Website Malware Removal Guide, Part 2: The Cleanup Process

· Read in about 6 min · (1179 Words)

Website Malware Removal Guide, Part 2: The Cleanup Process | Quttera blog

Do not start the process below if you haven't performed the essential preparations in Website Malware Removal Guide, Part 1: Preparation before the cleanup.

Identifying the Infection

Website Malware Removal Guide, Part 2: The Cleanup Process | Quttera blog

Use free tools to scan a CMS setup and locate the infection

Before starting manual identification of the malware problem, it's worth looking for existing security plugins or extensions for your CMS. Many such tools are available for free. Be sure to use only tools from trustworthy sources. We provide a free scanner for WordPress to help you to identify infections in your WordPress installation.

Unfortunately, free plugins and extensions aren't always useful. Bad guys know about these plugins. Just as you use them for an initial investigation, they use them to verify that their malware is obfuscated in a way that these tools won't detect.

Examine the environment configuration files

If the free tools don't help you to identify and cure the infection, you need to start digging into the website internals. Many websites are built on a CMS that uses the PHP language and are hosted on the Apache Web server. The following assumes your site is based on PHP. With other Web servers, such as Nginx, there will be slight differences in the procedure.

PHP configuration files, such as php.ini and .user.ini, are used to customize PHP behavior. These files, if compromised, could preload or postload malicious PHP files. They could open up permission settings to provide cybercriminals with more capabilities through website access.

The Apache configuration file .htaccess contains rules for how the Web server will treat HTTP requests. Making changes to this file is a major tactic for traffic-stealing malware. Changing one line in .htaccess can redirect users to a scam site. For example, the following line will redirect all website pages to another domain:

Redirect 301 /

Examine your .htaccess file for the presence of any suspicious "redirect" directives or other anomalies. Compare your current .htaccess file with the one shipped with your CMS. That will help you to identify all changes and detect any infection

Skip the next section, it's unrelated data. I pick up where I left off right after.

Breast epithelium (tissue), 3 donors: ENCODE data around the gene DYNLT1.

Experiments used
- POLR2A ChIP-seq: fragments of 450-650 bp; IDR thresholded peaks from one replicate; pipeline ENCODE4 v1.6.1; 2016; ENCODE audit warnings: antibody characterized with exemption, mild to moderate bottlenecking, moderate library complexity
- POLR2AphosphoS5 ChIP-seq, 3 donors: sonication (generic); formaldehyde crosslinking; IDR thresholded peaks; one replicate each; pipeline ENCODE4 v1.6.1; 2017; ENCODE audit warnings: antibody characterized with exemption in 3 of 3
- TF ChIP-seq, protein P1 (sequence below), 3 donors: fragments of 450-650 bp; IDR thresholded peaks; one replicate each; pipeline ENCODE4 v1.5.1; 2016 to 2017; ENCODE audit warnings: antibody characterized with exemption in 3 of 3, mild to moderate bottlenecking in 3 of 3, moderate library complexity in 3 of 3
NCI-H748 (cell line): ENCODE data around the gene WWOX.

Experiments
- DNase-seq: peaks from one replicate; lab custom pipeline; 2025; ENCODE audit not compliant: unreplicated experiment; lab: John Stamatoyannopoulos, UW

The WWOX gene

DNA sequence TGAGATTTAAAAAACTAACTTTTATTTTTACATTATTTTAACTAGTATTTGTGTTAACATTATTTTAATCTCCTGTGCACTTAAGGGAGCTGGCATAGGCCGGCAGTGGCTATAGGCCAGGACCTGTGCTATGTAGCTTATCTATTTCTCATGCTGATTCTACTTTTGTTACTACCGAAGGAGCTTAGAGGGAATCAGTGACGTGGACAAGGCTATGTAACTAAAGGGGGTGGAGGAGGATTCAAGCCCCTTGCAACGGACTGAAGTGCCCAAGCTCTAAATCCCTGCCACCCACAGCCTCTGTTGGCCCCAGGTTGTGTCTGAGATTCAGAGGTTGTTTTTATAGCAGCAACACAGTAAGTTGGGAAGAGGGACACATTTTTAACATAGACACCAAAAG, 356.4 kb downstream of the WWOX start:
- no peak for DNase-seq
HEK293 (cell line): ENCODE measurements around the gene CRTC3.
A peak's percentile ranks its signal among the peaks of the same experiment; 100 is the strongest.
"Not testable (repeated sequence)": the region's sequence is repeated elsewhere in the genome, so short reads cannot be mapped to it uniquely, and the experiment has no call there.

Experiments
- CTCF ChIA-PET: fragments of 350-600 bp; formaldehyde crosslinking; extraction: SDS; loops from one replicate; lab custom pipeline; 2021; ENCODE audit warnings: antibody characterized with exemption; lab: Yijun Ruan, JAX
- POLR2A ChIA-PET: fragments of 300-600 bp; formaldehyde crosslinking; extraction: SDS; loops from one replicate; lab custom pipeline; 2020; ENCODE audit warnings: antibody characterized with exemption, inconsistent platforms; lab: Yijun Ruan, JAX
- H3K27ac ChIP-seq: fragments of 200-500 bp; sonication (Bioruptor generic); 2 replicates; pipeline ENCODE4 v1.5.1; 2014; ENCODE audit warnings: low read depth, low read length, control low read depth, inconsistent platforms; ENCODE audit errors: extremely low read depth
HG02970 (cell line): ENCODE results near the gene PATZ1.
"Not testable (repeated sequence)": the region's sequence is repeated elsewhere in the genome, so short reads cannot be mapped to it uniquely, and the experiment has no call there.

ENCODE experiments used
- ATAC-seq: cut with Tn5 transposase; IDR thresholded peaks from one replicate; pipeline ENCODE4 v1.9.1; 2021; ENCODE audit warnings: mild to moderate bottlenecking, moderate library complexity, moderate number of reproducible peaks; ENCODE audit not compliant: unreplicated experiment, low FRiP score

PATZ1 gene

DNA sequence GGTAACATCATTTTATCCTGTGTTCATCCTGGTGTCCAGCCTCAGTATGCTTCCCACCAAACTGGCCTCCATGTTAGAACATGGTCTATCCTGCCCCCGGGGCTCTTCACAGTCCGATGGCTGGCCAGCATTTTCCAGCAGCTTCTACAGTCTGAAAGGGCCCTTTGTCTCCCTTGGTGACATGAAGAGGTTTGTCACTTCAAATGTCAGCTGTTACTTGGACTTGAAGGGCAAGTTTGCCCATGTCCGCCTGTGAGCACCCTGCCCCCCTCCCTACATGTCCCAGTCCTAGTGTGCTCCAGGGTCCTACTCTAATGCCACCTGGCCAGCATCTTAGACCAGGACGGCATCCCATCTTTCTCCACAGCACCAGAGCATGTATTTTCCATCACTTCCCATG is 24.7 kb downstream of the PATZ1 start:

Verify CMS Core Files

The CMS core files are the source files which contain the CMS's functionality. These files should never be replaced or modified, except through a version upgrade. If any of the core files are modified, it's very likely that they contain malware.

To compare the core files, download them to your desktop computer and download the official sources of the CMS, making sure to get exactly the same version. Use any available comparison tools, such as Meld, WinMerge, or Beyond Compare. If you detect a modified core file, replace it with the official source file.

Examine Files on the HTML Page Rendering Path

Malware creators like to target PHP source files which the PHP interpreter loads on every HTTP access to the infected website. Every access to a WordPress site will load wp-config.php, settings.php, and other files. The target files include CMS configuration files, themes, core files, and library files. If any of these files have recently been modified, they may be infected. The following command will list any files modified in the last seven days, which may help to point at the infection:

find . -type f -mtime -7

Review the CMS upload directory

The CMS upload directory typically contains images and other media files to use on your website. They can be accessed directly through a URL. For example, on WordPress platforms, any image could be accessed using this pattern: